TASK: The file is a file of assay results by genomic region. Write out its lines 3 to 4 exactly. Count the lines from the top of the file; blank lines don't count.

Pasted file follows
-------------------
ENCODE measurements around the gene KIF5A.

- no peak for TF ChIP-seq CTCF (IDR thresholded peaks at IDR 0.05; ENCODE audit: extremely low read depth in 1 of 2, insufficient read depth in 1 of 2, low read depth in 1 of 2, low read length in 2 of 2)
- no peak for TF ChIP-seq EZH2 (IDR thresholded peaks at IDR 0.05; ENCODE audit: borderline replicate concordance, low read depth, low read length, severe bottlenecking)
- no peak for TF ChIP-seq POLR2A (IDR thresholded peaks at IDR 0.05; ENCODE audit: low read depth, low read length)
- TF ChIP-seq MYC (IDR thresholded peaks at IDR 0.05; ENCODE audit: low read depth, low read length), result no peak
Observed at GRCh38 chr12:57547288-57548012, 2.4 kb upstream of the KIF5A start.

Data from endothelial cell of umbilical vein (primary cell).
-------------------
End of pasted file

- no peak for TF ChIP-seq EZH2 (IDR thresholded peaks at IDR 0.05; ENCODE audit: borderline replicate concordance, low read depth, low read length, severe bottlenecking)
- no peak for TF ChIP-seq POLR2A (IDR thresholded peaks at IDR 0.05; ENCODE audit: low read depth, low read length)